A sharp revaluation in the yuan would trigger mass factory closures and job losses in China, analysts say, backing up the Chinese government’s strident defense of its controversial exchange rate policy.
Chinese Premier Wen Jiabao (溫家寶) told European leaders last week that the 20 percent to 40 percent appreciation demanded by critics would destroy Chinese firms and lead to social upheaval by triggering widespread unemployment.
The premier’s claims have merit, experts say, warning that any dramatic shift in the value of the yuan would be harmful not only to export-driven China, but also to a global economy struggling to recover from the financial crisis.
“If suddenly or within a few months China’s renminbi is revalued by such an amount, most companies in the export sector will be out of business,” said Lu Ting (陸挺), a Hong Kong-based economist for Bank of America Merrill Lynch. “It does not make sense for any country to have a very big one-off revaluation in such a short time unless they are in a really big mess.”
China appeared to bow to international pressure for a stronger currency in June, promising to let the yuan trade more freely against the dollar while ruling out any large market fluctuations.
Since then, the yuan has only gained around 2 percent against the greenback, angering US and European policymakers who say the yuan is undervalued by as much as 40 percent, giving Chinese exporters an unfair edge.
Ian Sloan, an economics fellow at the Massachusetts Institute of Technology, stressed that the legitimacy of China’s communist rulers rests on guaranteeing rapid economic growth year after year.
A sudden change in the yuan’s value could set off “a chain reaction of factory closures and layoffs across the interconnected networks that drive China’s export-oriented economy,” he wrote in a blog post.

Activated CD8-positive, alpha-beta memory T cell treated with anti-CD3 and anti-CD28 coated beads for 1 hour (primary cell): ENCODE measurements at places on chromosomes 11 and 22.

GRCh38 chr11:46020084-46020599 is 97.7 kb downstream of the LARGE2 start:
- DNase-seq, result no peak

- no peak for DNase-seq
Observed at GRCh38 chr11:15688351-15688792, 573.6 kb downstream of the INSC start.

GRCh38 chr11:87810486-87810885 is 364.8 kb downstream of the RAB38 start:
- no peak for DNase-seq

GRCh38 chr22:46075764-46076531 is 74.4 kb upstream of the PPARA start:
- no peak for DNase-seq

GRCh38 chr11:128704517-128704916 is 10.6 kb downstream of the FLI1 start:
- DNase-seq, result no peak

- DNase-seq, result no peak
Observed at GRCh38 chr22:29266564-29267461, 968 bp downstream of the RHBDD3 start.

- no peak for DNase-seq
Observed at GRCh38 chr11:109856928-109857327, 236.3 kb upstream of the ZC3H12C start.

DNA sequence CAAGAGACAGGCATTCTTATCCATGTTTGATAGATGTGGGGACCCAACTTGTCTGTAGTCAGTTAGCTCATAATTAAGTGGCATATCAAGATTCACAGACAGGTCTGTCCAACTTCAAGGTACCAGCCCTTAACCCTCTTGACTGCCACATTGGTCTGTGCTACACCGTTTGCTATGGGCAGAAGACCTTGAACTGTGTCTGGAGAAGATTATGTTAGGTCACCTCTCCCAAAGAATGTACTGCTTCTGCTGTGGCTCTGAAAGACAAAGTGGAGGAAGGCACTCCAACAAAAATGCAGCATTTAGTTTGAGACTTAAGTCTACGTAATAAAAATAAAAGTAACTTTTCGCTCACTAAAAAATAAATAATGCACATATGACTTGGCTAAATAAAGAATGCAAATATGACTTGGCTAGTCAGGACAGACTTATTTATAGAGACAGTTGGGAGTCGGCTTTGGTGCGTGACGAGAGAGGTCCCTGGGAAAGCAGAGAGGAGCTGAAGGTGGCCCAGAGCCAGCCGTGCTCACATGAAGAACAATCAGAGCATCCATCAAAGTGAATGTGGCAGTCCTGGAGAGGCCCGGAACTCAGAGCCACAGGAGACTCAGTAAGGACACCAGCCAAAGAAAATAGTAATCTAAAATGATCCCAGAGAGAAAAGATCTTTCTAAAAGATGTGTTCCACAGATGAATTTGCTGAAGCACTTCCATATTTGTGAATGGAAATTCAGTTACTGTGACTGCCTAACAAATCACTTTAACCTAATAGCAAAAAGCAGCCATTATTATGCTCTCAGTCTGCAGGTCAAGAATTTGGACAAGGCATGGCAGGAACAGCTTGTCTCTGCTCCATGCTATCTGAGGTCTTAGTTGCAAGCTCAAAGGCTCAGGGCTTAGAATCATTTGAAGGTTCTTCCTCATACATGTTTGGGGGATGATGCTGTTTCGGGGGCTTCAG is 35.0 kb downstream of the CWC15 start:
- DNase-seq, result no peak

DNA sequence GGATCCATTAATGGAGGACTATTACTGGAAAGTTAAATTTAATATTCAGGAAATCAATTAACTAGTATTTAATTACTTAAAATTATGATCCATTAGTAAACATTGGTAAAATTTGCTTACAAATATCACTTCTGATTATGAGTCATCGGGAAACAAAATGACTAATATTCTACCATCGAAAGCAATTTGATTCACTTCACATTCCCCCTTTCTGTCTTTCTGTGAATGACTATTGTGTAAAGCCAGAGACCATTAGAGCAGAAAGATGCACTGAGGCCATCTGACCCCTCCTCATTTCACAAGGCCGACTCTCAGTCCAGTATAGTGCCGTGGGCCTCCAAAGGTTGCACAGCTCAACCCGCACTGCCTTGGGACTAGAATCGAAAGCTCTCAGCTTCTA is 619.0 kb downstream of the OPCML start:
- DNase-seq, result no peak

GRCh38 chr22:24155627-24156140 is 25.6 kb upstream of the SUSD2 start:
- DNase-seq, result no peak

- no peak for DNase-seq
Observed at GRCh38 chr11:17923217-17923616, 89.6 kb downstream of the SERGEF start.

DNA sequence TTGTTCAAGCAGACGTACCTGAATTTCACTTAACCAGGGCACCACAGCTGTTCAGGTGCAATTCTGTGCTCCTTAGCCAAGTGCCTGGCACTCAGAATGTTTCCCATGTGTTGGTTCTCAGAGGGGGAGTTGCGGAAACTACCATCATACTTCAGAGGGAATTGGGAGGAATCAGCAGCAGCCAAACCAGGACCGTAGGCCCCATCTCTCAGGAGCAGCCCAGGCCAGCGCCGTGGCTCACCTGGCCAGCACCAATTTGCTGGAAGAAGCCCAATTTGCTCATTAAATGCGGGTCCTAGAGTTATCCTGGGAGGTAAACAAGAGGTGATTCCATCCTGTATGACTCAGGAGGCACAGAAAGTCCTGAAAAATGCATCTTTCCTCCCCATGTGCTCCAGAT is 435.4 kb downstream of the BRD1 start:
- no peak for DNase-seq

“In the short term, China might be able to manipulate legislation, the banking sector and welfare levers to prop up key industries or regions, but in the long term, it is uncertain if these steps would be enough to preserve social -stability or continued loyalty to the [Chinese] Communist Party,” he said.
Lu said he supported calls by US and European policymakers for further reform of the exchange rate regime, but that their current demands went too far.
The US House of Representatives last month passed a bill inviting the US government to consider Beijing’s currency policy as an improper trade subsidy, allowing the Department of Commerce to slap retaliatory tariffs on Chinese goods.
“It is wise for US politicians to impose some pressure on China, but to ask for something that is not practical or even harmful is not good,” Lu said.
Hong Kong-based Credit Suisse economist Tao Dong (陶冬) said: “I think a rapid currency appreciation would probably do damage to the Chinese export sector, which typically is a low-margin business.”
China’s trade surplus shrank to US$20.03 billion in August as imports accelerated, growing a larger-than-expected 35.2 percent year-on-year, while exports growth slowed to 34.4 percent. Wen’s remarks come amid fears of a global currency war after several countries including Japan intervened in recent weeks to prevent their currencies rising to levels that would endanger their exports.
“Everyone is guilty — it’s not just the Chinese,” Tao said.